You’ve been anticipating college move-in weekend for months, and now it is officially here. You’re filled with pride and excitement for your child and hopeful for all the opportunities and successes that might come his/her way yet you’re overcome with anxiety, fear, worry, and sadness just the same.
You’ve spent the last year hounding your child to finish college applications, you took off time to take the college tours, you cheered as your child collected acceptance letters and consoled him/her when s/he got a few dreaded rejections and waitlists. You celebrated the final decision when s/he chose the college that seems to be the perfect fit. You hosted a graduation party. And you’ve spent the last month frantically collecting every last item imaginable for moveapalooza. You’ve even stacked to the ceiling in the mudroom all the boxes, storage bins, crates, and shopping bags. The essence of their new home nestled in your home.
It’s all ready to be meticulously packed in the car. And, now your worry has turned to after the drop off. What will that long ride home feel like?
Your son was born and started stacking building blocks, making intricate drawings, and mesmerized by skyscrapers, and you noticed as his dream of being an architect gradually took hold.
Your daughter was born, and you drove home from the hospital at breakneck speed—10 miles per hour—so careful with your new bundle of joy, and now you tell her to slow down when she’s driving too fast. And, you fast-forward to thinking about the day that she’ll likely speed to a hospital since her dream is to become an obstetrician.
You remember taking your son to the beach the very first time when he was five and his fascination with seashells, sand and the blue crabs. It makes sense to you now why he’s headed to study marine biology.
You recall all the school plays and talent shows you’ve attended, how fabulously your daughter belted out the lyrics to “Tomorrow” in her school’s production of Annie and you hope she’ll get the parts she wants in her college’s shows.
You remember the birthday parties all throughout elementary school, the cupcakes you made with the little flags with all your son’s classmates’ names, and the parties at home in the yard and the outings to the aquarium, zoo and miniature golf. You realize that this year you’ll be trying to find the best bakery in your kid’s college town, to order a cake that will be shared with roommates and people down the hall.
You remember taking your child to story hour at the library and reading to your child every night before bed. And, then you remember your delight and surprise and amazement the moment you heard your child reading aloud in her room for the very first time. How is it possible that that same little girl, seven states away, will study at the library until midnight and walk back alone to her room?
You have made it to virtually every single sporting event your child has ever played in. You were heartsick when you missed a tournament because of an important business trip. And, now you can’t comprehend not being at all the games, cheering from the sidelines, and picking up pizza and ice cream afterwards.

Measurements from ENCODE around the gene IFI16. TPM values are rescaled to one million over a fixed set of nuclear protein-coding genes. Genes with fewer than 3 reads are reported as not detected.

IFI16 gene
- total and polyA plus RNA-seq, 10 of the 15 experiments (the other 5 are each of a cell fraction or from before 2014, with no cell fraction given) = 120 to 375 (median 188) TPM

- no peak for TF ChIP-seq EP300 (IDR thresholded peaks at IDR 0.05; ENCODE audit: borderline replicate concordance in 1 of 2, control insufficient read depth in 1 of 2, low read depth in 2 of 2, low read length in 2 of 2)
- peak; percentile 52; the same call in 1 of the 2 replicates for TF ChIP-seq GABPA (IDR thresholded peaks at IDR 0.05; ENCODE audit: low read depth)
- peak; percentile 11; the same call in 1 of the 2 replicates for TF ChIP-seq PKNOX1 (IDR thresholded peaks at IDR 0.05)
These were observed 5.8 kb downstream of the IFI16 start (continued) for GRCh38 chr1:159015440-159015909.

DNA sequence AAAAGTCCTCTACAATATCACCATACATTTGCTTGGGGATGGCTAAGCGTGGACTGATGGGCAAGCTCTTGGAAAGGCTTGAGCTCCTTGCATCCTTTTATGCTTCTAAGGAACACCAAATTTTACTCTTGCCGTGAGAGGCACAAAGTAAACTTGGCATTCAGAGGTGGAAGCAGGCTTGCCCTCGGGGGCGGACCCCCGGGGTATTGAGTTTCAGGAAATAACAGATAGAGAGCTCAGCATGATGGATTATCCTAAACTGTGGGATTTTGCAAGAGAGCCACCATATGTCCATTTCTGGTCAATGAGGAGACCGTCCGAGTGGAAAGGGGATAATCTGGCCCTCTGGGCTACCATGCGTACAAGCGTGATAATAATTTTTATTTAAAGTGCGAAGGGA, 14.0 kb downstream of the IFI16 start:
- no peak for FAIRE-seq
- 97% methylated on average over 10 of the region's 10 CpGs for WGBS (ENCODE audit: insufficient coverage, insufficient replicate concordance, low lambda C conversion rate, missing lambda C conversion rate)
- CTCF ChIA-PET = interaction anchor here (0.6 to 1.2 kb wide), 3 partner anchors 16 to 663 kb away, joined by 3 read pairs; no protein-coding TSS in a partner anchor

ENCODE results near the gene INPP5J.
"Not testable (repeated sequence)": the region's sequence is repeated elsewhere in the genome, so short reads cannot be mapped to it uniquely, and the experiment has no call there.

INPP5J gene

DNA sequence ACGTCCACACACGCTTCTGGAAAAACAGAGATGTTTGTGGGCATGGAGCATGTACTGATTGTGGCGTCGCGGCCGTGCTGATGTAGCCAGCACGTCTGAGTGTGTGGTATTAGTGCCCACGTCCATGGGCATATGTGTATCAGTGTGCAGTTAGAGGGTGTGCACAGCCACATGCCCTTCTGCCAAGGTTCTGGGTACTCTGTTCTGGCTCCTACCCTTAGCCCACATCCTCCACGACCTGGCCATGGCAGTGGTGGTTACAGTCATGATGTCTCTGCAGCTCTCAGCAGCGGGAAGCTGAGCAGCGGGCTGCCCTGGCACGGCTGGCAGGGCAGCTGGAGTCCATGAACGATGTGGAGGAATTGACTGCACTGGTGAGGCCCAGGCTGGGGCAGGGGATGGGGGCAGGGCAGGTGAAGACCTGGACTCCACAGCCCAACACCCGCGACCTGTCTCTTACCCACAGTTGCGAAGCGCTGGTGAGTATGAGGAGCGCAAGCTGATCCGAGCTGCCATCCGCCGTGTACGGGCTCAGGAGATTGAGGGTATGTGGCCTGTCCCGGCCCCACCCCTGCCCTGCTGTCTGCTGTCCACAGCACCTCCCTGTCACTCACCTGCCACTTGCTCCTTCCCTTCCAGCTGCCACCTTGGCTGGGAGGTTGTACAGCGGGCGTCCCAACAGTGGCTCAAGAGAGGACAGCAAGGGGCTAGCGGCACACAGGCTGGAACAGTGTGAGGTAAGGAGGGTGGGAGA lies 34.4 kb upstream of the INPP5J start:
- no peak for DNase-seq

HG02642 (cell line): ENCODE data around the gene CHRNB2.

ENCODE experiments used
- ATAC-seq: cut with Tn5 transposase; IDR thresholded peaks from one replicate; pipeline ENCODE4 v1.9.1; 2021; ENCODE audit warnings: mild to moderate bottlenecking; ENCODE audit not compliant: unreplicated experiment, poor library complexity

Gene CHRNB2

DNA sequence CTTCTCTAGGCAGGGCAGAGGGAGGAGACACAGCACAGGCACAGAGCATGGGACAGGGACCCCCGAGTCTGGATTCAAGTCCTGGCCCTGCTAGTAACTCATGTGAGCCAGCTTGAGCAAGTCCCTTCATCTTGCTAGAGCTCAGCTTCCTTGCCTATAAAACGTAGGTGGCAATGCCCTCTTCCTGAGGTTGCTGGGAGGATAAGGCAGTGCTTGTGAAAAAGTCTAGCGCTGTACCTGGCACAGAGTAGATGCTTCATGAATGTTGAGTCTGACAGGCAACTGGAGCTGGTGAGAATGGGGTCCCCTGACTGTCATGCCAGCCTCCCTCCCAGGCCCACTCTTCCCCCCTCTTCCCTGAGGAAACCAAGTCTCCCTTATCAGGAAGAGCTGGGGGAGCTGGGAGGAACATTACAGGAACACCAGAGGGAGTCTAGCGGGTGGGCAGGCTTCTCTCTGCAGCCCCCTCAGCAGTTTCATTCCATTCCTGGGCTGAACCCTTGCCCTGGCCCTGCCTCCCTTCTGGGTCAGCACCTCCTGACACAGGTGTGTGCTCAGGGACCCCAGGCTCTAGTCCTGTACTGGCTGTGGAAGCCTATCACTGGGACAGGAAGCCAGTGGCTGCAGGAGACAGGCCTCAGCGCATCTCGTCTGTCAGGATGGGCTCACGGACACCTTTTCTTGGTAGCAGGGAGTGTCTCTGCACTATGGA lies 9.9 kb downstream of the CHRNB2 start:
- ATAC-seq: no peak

You’re thinking about all the first day of school pictures. The fresh back to school clothes. The signs they held. The new backpacks filled with supplies. All the signals of readiness.
How might you tap into that readiness now? Both for your child and for yourself?
Here are some do’s and don’ts as you embark on that dreaded car ride home:
1) Take a scenic route, and observe natural beauty. Even if you don’t feel you have a lot of extra time, you can spare an extra fifteen minutes to see something—anything—attractive and fun.
2) Blast the music you love—ya know, the music you weren’t allowed to play in the car with your kids because they always rolled their eyes. Off key singing is permitted!
3) Stop and enjoy a meal at a favorite restaurant. Enjoy the fact that this time you get to pick.
4) Resist the urge to call or text your child to see how things are going. And, no creeping on social media either.
5) Call a dear, old friend, maybe someone who just went through all this last year, who might give you a boost. She or he is likely to reassure you that given all you have done to date, indeed, the kids are alright.
6) Call and schedule a massage. You deserve it after lugging around all that stuff.
7) Make a list—nope, nothing for or about your kid—this is the all about you list. The one with five hopes and dreams for what you want to do, create, and savor in the coming year. What conditions can you create to make this possible? Now, doesn’t a passion list feel so much better than the buying and returning list for Bed, Bath & Beyond?
8) Make a date. With your spouse. With someone you are dating. With a friend. Or, importantly, with yourself. Plan an entire day or evening when you can just relish in time to be, to stop all the rushing around for everyone else, and to enjoy your life as it is now.
9) Resist the urge to reminisce. No scrolling through baby pictures and childhood pictures. No pulling out photo albums and old art projects. Perhaps, you can have a day with your child during winter break to be nostalgic about that stuff. Remember the now. Both for your child and for yourself and your spouse if you have one.
10) Don’t obsess over the first care package you should send to your child. Instead, consider this—make a care package and send it to yourself. If you are partnered, do this for each other.
11) Take stock of all you and your child accomplished to even get to this point.
12) And, when you re-enter your house, don’t enter your child’s room right away or linger in the doorway staring into space, replaying the memories of Barney and Thomas The Tank Engine. Take lessons from Curious George and Dora the Explorer and think about the curious adventures and explorations that await your kids and you—if you let it.